Poet, performer and theatre-maker, Alissa Anne Jeun Yi, returns to CPT with her one-woman show Love Songs. In this blog post, Alissa writes about how the word ‘cute’ shaped her behavior growing up and what it means when men use it to describe women.
Love Songs arrives at CPT on Sunday February 4 at the end of Calm Down Dear feminist theatre festival. Get your tickets here.
Two shows in the #CCD18 line-up whose concepts particularly excite me include Vanessa Kisuule’s SEXY and Vanessa Macaulay’s Enticement Machine. Not only do they explore how female bodies are sexualised, but dig deeper into the dynamics at play when an additional factor is introduced: race.
Aside from opening an empowering dialogue about sexual assault, Love Songs similarly explores how minorities are sexualised – more specifically, East Asian women. Chinese, Japanese, Thai, Korean (to name a few)…despite their cultural differences, women from these backgrounds have long been subject to stereotypes that see them as delicate, fragile, innocent (yet somehow still secretly kinky?) with submissive and servant-like inclinations. This is creepy and NOT OKAY.
Unlike the power-house poet that is Kisuule, I’m sooo not SEXY. I’m more…CUTE. With colourful scrunchies and ridiculous round glasses, I kind of resemble a turtle-ladybird hybrid; and my Asian genes predispose me to buying kids clothes (it’s okay, they don’t charge VAT).
Growing up, I used to hate being labelled the CUTE one, when other girls at school were blessed with the crown of HOT. I longed for a deep, husky voice yet all I could produce was an annoying squeak. This no longer bothers me (first world problems much?) However, it has made me think more about the stereotypes women have to navigate each day, and how they don’t have ownership over these labels.
All labels are equally problematic. Whether it’s sexy, exotic, cool or cute – don’t all these words (applied in context) carry assumptions of how a woman will behave in the bedroom? That a girl of a certain race or body type automatically likes X or Y or will act like Z.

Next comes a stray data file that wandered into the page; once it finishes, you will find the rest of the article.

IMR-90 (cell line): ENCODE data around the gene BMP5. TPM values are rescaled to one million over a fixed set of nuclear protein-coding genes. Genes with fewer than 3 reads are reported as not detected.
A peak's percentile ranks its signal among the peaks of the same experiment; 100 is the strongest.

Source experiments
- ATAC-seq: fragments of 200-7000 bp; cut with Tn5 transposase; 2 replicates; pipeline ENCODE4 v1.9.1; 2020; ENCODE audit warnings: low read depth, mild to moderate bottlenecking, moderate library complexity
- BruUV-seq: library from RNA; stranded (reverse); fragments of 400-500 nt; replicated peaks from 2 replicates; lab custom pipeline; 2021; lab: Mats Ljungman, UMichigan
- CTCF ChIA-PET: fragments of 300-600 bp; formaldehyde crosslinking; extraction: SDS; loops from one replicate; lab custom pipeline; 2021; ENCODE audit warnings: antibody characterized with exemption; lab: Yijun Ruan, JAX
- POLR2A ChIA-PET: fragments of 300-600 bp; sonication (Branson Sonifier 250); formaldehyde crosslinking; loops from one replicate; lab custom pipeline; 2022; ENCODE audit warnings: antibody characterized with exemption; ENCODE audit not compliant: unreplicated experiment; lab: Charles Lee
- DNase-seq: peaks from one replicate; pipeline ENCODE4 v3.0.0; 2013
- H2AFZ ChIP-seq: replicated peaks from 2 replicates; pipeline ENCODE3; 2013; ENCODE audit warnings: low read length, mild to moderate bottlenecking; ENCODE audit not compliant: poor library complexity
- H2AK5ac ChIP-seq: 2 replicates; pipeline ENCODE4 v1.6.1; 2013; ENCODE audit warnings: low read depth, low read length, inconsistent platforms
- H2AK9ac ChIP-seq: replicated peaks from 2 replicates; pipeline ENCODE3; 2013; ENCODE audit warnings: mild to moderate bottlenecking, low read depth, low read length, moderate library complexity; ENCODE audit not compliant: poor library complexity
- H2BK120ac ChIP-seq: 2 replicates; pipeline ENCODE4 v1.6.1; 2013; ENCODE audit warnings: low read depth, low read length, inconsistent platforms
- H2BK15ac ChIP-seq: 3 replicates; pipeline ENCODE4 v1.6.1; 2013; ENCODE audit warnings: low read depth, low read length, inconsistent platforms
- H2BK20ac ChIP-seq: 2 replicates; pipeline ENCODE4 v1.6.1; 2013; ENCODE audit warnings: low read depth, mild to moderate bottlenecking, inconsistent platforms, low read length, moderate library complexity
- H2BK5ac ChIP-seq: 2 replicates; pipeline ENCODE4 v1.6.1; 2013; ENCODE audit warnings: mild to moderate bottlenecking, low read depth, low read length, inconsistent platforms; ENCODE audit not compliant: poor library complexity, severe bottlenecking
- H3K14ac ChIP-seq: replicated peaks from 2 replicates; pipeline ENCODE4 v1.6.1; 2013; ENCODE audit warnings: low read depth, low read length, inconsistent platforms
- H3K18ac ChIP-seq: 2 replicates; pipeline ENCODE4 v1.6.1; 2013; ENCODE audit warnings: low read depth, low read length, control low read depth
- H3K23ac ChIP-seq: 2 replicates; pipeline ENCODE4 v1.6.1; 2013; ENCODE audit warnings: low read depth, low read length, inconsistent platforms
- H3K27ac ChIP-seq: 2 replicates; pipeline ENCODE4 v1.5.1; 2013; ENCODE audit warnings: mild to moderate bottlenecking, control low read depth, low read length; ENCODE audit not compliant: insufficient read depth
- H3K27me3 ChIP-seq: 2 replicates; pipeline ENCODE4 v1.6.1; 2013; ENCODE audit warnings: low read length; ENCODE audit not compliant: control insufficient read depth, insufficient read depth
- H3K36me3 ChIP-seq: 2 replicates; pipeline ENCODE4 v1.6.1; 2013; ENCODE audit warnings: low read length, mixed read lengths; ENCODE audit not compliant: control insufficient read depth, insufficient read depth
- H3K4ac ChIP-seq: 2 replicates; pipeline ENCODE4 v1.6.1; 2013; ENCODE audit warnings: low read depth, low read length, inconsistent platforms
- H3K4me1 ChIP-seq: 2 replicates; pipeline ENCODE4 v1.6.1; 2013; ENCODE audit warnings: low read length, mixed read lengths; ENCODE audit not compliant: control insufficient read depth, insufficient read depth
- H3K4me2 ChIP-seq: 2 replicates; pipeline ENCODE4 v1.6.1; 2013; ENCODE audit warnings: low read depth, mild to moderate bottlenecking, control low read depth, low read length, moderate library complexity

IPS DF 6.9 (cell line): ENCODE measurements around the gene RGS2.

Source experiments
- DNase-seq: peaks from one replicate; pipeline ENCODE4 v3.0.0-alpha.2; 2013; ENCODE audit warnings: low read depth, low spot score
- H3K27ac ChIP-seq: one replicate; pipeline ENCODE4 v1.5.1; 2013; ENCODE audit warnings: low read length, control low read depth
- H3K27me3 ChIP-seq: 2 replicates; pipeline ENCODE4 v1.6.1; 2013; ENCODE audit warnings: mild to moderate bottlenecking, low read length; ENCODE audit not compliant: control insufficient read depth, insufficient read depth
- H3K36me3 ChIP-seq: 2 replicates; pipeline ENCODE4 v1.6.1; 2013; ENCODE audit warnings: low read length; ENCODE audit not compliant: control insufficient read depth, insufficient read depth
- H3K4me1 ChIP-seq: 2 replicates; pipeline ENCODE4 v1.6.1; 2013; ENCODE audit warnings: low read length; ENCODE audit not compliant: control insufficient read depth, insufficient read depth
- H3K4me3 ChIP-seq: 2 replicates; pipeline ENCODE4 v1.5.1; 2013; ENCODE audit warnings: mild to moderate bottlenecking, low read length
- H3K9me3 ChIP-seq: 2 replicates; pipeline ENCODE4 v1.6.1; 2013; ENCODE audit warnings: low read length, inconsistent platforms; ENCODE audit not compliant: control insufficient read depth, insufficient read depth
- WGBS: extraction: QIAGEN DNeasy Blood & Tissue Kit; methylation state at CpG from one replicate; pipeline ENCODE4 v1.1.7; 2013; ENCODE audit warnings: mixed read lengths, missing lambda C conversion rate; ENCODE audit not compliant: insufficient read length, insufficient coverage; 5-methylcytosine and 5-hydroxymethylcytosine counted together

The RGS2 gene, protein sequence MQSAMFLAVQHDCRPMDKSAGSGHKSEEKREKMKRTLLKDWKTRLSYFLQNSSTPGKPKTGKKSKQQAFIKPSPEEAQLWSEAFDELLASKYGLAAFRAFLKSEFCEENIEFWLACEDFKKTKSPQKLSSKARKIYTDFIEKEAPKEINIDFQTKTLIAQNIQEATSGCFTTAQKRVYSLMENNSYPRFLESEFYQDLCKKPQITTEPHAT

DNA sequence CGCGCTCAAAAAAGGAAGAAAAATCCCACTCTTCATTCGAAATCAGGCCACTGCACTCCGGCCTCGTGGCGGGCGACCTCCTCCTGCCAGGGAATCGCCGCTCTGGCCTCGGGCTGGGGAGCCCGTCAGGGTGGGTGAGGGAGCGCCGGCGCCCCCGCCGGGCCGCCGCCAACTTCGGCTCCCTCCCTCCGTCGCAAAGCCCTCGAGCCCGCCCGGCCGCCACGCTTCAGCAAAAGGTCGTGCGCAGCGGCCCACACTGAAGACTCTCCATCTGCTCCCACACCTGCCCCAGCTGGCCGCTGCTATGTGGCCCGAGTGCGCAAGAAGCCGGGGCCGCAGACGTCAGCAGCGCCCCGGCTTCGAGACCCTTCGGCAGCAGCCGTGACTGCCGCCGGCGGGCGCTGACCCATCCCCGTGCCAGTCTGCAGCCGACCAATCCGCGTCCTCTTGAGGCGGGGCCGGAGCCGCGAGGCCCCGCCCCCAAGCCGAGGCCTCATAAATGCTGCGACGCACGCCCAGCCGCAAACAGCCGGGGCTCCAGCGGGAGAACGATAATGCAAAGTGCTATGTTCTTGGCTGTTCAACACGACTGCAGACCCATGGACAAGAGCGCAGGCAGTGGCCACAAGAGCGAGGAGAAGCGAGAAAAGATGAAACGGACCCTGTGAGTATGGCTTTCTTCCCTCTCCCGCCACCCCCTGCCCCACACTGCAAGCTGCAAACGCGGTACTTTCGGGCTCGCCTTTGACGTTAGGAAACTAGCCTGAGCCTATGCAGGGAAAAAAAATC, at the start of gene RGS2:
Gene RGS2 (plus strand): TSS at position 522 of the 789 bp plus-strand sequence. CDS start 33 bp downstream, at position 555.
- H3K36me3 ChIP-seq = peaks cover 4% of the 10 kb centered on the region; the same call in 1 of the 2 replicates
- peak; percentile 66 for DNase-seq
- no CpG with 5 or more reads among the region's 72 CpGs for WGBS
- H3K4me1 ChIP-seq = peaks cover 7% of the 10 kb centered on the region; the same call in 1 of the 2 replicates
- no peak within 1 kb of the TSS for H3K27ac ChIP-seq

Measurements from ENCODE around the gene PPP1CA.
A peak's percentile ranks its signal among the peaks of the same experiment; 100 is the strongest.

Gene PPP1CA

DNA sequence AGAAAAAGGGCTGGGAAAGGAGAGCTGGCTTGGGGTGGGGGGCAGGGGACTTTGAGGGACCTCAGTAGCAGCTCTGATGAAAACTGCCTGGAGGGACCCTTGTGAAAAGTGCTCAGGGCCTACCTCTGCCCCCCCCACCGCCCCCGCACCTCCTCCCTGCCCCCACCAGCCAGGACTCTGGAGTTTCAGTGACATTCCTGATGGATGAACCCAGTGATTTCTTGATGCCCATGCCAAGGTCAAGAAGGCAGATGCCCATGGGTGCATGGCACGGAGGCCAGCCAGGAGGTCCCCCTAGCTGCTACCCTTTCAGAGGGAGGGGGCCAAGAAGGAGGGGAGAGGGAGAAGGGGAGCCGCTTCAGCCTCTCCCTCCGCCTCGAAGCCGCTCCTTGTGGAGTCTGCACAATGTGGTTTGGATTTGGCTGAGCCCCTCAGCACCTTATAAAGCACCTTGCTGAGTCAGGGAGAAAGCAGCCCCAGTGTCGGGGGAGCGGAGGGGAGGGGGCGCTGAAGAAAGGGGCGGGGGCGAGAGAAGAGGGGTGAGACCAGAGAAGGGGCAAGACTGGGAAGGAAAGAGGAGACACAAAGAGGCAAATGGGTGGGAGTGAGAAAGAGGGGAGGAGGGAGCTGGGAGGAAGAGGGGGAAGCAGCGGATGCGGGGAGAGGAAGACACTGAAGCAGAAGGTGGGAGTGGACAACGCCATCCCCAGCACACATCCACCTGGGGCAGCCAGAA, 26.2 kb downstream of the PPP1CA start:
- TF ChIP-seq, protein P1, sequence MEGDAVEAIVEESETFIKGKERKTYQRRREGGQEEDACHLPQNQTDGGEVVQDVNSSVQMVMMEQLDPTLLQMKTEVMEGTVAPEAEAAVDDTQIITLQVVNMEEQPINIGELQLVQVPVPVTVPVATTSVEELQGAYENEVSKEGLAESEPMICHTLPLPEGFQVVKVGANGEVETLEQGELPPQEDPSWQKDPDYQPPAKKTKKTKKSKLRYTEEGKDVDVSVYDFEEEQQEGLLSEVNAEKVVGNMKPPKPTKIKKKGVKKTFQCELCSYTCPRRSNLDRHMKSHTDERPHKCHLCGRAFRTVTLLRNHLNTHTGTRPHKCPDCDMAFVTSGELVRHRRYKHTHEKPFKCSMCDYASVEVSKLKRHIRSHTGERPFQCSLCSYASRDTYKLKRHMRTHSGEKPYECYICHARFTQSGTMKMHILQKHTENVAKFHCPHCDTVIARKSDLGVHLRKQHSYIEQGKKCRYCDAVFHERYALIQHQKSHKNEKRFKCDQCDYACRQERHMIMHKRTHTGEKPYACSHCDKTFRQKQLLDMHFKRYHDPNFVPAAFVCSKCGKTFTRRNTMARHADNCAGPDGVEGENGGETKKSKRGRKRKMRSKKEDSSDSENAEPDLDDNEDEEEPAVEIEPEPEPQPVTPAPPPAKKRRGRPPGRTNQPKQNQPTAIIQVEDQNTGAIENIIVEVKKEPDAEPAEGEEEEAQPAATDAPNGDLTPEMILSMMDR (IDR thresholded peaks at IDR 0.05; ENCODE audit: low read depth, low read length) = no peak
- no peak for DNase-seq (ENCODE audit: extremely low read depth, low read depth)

With hindsight, I realise that the dynamics in some of my past relationships have featured subconscious and ultimately unhealthy assumptions (from both my partner and myself) reinforced by these labels. Being naturally petite, I played this up. I acted adorable, bashful, blushing, virginial; I apologised for everything constantly. In other words, I played CUTE. It’s not that these characteristics are innately bad in themselves. It’s just important to realise that I was pretending to be a person I wasn’t.
I was only doing these things to appease and appeal to men. I consumed media, porn, and narratives that dictated girls of my physique and ethnicity should like certain things, and behave in certain ways. Without realising, I acted to reinforce the incredibly damaging view of Asian women that society expected I should attain to. And it didn’t end well.
Incredibly, it was only when I began writing Love Songs last year that I started to question the above. As I continue to develop the show for CPT and the Brighton Fringe, I have to think hard about my responsibility to subvert these stereotypes on-stage, whilst using Love Songs as a way to both laugh at and reclaim ‘cuteness’ and hyper-femininity.
I’m so excited to be involved in a festival that celebrates diverse female experiences, and I think I’ll have a lot to learn from everyone’s shows. I can only hope that I too have some theatrical food-for-thought to share.
Love Songs returns to CPT on Sunday 4th February, BOOK NOW here.